>”Our tendency to see data that confirm our prejudices more vividly than data that contradict them; our tendency to overvalue recent events when anticipating future possibilities; our tendency to spin concurring facts into a single causal narrative; our tendency to applaud our own supposed skill in circumstances when we’ve actually benefited from dumb luck.” (from NY Times)
Perhaps the most critical component of monastic training is the development of simple seeing, simple hearing.
It is also one of the more difficult skills to develop and teach. Actually, that is not totally true – it is remarkably easy to teach, “just listen”, “just look”. But somehow such instructions are not as easy to follow as they are to give.
But why do we make it difficult?
At first I sought the ‘fireworks’ – you the the type of experiences which are overwhelming, something like the Holy Ghost 2×4 hitting you in the face. unmissable. And they do come! And it is amazing. And I walked around googly-eyed, mumbling and bumbling. There is a reason that the Church sent the recently converted Paul off to the Arabian deserts for a while (around 3 years). He needed time to work through some of the fireworks.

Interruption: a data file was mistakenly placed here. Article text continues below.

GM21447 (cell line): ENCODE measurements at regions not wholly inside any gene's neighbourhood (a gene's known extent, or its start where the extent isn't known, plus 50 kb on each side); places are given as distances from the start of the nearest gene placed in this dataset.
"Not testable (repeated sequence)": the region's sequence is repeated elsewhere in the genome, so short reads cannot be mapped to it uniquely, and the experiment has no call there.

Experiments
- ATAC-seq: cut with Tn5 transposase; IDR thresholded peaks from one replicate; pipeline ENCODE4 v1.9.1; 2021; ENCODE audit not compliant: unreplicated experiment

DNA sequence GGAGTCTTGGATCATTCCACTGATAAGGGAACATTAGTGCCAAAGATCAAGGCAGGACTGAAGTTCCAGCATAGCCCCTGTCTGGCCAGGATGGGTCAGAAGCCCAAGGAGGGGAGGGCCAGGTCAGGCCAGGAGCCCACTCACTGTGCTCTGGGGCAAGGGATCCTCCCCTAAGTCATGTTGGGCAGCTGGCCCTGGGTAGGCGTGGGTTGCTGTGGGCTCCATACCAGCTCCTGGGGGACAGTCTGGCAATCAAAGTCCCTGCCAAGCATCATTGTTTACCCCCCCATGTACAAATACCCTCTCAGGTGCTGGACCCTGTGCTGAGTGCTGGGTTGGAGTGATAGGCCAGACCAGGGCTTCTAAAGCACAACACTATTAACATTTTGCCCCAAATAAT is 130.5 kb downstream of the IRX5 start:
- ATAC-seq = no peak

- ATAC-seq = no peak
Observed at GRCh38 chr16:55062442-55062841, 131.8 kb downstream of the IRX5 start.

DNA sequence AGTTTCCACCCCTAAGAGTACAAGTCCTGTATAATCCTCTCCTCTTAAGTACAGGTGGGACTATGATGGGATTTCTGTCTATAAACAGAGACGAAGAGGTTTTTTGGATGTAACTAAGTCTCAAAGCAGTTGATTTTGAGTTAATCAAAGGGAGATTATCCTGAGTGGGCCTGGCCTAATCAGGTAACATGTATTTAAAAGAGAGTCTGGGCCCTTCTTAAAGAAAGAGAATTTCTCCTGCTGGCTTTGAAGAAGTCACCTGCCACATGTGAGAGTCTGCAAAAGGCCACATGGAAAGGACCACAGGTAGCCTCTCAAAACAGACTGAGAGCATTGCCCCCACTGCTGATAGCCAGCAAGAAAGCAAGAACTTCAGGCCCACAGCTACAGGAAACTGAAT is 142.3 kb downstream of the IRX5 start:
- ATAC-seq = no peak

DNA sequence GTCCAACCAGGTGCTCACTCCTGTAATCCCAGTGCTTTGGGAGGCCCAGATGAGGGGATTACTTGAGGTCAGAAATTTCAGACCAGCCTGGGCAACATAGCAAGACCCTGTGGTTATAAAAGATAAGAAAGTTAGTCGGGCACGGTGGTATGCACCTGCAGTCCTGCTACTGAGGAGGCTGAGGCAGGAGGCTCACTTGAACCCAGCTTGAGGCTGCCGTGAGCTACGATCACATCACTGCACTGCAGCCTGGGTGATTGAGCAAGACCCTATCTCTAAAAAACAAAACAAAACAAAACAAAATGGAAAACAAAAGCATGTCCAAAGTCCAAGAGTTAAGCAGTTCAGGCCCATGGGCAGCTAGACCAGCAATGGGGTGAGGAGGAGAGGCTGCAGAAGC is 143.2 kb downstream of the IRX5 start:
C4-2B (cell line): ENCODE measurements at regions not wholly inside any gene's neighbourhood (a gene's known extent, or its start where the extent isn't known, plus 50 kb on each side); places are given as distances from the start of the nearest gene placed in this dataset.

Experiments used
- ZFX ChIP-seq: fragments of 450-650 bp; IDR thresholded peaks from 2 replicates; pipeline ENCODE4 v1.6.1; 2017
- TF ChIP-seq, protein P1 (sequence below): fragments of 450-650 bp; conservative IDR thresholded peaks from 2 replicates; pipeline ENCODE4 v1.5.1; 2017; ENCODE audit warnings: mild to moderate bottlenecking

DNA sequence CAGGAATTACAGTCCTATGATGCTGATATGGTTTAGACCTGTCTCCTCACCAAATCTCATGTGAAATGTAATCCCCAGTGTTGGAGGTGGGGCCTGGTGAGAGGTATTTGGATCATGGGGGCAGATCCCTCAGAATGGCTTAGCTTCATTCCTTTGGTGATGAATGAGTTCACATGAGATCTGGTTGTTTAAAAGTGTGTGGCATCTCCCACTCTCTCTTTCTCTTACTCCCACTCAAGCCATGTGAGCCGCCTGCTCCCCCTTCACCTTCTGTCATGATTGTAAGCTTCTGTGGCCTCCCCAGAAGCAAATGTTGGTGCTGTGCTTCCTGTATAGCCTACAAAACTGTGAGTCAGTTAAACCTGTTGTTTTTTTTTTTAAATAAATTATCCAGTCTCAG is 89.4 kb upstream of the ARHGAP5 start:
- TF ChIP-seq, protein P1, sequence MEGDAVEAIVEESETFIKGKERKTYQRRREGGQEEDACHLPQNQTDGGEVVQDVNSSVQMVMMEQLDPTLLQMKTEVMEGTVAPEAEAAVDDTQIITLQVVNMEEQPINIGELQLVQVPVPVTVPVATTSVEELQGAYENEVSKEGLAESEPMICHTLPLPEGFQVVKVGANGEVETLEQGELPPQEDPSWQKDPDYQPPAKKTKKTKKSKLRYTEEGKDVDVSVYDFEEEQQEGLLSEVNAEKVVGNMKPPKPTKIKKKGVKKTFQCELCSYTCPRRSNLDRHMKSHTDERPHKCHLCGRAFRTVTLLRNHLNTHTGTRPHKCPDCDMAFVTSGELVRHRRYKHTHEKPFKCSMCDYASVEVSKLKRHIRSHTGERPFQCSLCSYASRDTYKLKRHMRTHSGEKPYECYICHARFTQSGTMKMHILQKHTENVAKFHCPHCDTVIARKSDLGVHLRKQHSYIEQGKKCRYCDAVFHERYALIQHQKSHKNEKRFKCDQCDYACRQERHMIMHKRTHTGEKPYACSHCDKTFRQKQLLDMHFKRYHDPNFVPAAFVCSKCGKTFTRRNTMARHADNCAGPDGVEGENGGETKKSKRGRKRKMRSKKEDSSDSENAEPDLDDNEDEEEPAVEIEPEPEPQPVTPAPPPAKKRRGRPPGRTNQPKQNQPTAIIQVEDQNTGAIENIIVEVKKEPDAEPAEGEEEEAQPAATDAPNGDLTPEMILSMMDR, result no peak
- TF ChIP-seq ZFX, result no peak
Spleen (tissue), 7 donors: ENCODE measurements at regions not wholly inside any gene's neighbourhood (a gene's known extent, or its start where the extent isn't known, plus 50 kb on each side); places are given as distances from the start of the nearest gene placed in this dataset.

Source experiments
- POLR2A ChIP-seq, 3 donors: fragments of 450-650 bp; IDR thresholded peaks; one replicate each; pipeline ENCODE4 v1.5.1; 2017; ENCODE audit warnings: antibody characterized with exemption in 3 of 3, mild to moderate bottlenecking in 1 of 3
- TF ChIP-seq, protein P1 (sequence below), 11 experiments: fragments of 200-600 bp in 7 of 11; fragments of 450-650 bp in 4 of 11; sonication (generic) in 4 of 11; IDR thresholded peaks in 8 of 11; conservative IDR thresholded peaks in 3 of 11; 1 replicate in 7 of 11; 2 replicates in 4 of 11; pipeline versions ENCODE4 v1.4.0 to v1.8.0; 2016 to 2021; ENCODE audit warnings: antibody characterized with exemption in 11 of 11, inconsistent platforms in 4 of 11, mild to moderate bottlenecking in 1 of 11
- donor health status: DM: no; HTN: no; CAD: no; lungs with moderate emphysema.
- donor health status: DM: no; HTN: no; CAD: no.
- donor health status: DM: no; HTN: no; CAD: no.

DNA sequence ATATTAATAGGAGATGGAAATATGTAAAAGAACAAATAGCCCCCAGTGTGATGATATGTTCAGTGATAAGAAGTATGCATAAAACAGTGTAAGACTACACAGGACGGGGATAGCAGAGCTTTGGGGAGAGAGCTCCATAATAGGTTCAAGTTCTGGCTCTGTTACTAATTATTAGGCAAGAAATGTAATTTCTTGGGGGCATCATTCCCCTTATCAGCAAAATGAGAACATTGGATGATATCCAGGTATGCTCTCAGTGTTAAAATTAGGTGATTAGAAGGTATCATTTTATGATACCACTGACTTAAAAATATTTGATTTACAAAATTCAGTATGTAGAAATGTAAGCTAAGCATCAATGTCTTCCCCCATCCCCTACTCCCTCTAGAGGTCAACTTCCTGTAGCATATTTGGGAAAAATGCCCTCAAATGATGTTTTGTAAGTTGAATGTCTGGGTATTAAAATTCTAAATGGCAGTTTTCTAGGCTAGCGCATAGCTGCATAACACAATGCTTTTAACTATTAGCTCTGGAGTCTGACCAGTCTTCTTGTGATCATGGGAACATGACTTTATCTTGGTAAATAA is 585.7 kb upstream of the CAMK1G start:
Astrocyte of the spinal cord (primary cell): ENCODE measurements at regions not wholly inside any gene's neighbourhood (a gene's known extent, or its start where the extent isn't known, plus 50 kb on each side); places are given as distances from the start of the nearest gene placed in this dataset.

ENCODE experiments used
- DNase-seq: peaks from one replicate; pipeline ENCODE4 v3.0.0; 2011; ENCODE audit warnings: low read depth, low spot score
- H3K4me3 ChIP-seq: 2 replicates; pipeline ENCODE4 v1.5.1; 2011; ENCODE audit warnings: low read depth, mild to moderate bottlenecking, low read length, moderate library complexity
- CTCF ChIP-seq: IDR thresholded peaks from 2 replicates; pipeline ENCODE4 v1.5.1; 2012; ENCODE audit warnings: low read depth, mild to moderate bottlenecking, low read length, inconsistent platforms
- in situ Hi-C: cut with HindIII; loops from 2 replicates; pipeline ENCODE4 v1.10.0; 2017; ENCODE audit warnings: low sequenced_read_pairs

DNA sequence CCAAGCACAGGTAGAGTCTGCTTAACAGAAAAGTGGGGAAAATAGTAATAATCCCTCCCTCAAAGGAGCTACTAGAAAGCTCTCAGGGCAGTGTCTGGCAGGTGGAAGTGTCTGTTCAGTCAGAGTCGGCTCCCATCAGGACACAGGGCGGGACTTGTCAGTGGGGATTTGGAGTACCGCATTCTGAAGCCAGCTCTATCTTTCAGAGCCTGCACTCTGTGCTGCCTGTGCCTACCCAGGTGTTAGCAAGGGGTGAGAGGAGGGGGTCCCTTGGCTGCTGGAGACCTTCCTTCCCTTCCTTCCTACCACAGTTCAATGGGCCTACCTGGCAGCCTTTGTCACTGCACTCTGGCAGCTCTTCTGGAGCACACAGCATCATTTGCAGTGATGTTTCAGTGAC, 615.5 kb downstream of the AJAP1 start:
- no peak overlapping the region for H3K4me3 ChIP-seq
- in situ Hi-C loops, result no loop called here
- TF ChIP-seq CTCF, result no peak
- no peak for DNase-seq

Later, as I cooled off, I spent time looking for the fireworks. Experiences which were unmissable. The irony, of course, is that I was missing out on experiences. All of them. Looking for something else. Looking perhaps for cosmic visions, and all the while missing out on Immanuel.
I have come to see that the “it” I am looking for is as subtle as a whisper. It is right here in conversations over the dinner table. Right here waiting at the traffic light. Right here in a cup of tea in the morning before the kids get up. Right here in the sunset this afternoon. Or in the memory of some event in primary school, the kind words of a teacher.
Immanuel. God with us.